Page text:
The Lady of Heaven did not stay long

It is a film that is “more interesting on paper than in practice”, according to this review:

This British-made epic earns a significant accolade: it is the first film to put the “face” of the prophet Muhammad on screen. No single actor is credited with playing him, or any of the other holy figures in his entourage. And, as a nervous initial disclaimer points out, their faces, often shown in dazzling sunbursts, are computer-generated. Presumably, this is enough to placate Islam’s prohibition on visual representation of the prophet, but this is a Shia-aligned film that is evidently a little more lenient on the issue.

The Guardian‘s reviewer underestimated the interest that the film would generate. UK cinema chain cancels screenings of ‘blasphemous’ film after protests, the same newspaper reports today.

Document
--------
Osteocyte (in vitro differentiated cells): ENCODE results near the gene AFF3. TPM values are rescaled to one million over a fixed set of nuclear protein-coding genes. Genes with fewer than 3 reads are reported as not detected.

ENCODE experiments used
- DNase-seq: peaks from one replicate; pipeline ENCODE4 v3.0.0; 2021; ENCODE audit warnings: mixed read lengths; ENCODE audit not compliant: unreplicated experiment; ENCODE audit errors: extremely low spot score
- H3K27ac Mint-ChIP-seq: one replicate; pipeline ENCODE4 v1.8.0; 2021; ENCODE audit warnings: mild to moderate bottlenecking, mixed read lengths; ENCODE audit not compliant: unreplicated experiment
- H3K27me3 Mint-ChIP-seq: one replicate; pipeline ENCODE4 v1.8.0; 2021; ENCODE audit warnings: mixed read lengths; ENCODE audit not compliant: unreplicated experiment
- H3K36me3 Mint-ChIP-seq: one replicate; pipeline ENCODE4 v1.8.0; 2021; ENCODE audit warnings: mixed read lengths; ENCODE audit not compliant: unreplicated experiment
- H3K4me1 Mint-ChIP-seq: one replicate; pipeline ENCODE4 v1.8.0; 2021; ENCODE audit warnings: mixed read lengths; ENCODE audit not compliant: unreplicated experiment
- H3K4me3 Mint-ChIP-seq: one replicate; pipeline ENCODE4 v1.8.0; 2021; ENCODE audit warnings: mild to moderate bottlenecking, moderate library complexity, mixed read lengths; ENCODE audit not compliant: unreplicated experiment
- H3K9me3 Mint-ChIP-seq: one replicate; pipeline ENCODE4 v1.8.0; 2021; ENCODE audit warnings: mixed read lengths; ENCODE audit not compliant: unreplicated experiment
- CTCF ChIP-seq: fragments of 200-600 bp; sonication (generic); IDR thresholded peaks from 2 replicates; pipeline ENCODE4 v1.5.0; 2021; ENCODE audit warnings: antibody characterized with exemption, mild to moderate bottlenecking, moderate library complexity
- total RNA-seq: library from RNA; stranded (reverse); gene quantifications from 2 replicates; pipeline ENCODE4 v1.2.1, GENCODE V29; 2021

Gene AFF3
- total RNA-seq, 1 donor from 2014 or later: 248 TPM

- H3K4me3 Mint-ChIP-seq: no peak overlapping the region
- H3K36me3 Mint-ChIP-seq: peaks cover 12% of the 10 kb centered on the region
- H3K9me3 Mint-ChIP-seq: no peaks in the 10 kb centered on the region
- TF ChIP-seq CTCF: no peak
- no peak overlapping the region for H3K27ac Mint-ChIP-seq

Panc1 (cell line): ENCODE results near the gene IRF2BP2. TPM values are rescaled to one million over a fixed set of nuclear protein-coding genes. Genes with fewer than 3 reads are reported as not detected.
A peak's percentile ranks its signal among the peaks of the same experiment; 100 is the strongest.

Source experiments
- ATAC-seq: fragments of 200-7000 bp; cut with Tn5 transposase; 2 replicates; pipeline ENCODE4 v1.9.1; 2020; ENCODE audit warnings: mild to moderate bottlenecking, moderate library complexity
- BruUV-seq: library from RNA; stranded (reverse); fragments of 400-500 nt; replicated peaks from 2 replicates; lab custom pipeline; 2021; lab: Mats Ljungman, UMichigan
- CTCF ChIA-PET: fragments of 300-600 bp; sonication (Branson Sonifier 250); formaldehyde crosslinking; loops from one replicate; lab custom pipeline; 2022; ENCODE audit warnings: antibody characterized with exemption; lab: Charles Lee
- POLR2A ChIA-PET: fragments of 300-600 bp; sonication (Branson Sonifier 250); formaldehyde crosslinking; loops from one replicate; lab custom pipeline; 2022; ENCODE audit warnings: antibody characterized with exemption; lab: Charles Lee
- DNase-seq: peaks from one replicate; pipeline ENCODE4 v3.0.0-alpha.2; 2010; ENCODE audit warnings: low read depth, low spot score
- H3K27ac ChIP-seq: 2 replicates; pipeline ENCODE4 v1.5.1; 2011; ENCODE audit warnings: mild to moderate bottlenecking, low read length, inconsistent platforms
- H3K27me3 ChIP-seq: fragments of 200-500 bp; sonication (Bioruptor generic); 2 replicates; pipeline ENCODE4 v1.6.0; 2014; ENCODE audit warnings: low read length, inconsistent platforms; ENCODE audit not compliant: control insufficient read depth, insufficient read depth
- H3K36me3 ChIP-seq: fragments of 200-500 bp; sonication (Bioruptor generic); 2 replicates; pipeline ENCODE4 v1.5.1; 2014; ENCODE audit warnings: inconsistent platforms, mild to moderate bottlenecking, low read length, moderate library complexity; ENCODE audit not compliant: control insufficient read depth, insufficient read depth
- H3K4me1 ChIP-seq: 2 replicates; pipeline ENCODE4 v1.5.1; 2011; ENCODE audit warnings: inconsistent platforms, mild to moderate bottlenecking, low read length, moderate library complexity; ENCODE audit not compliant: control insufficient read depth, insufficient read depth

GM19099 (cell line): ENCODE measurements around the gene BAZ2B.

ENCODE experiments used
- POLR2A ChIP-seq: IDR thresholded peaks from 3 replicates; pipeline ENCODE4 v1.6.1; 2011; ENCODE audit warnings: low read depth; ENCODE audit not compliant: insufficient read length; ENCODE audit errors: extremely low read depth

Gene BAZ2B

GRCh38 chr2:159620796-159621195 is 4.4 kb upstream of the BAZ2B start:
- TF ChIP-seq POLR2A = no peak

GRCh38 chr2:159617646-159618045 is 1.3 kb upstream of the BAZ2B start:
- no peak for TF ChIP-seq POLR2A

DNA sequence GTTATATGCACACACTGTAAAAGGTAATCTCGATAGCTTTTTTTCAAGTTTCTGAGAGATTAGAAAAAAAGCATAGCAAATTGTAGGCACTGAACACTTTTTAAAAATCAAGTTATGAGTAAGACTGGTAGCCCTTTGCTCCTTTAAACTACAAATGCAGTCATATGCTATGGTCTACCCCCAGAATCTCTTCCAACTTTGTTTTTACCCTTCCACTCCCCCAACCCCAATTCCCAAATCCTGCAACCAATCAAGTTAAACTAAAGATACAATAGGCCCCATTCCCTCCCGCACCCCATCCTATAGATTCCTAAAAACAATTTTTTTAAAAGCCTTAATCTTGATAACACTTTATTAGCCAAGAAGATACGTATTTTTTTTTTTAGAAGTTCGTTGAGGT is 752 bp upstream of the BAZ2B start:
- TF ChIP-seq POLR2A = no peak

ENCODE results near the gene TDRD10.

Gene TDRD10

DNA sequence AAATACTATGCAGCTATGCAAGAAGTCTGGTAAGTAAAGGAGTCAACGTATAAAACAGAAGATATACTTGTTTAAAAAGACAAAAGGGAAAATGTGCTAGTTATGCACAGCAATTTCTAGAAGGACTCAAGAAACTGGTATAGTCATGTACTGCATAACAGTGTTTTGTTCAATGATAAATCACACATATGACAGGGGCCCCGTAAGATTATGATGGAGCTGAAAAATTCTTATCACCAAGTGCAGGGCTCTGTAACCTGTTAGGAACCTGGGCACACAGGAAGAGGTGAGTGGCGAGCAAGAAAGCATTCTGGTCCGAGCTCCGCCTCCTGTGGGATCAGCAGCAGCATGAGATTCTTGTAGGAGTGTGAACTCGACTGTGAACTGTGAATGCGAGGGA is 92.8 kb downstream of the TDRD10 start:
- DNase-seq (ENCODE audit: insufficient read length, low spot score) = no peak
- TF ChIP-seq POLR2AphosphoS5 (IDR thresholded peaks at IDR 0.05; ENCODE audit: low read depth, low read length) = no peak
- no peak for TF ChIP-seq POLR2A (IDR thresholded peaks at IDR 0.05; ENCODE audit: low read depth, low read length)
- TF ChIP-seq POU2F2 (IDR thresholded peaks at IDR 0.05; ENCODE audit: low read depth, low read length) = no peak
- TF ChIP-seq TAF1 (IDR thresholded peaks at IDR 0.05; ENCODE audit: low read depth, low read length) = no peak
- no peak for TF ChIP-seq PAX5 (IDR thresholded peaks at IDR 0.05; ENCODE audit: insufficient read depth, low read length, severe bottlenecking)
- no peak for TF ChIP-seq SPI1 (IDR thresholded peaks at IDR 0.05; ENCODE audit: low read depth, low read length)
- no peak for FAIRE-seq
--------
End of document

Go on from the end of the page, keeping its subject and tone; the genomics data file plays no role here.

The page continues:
Paul Embery tweets, “This is reportedly the manager of a cinema in Sheffield addressing a theocratic mob protesting at the screening of a “blasphemous” film (The Lady of Heaven). Thoroughly depressing to see him capitulate to their demands and confirm the film has been binned.”

“In none of these places were any human remains unearthed.”

You have probably heard the shocking story, reported worldwide, of the discovery of mass graves in Canada containing the bodies of what were then called Indian and are now called First Nations children sent to residential schools.

What you heard was exactly that, a story. It is not true.

Canada’s National Post carries an important and well-researched article by Terry Glavin: “The year of the graves: How the world’s media got it wrong on residential school graves”.

As for the most recent uproars: not a single mass grave was discovered in Canada last year. The several sites of unmarked graves that captured international headlines were either already-known cemeteries, or they remain sites of speculation even now, unverified as genuine grave sites. Not a single child among the 3,201 children on the Truth and Reconciliation Commission’s 2015 registry of residential school deaths was located in any of these places. In none of these places were any human remains unearthed.

Mr Gavin rightly acknowledges that the treatment of these children was shameful. It was denounced as such a full century ago: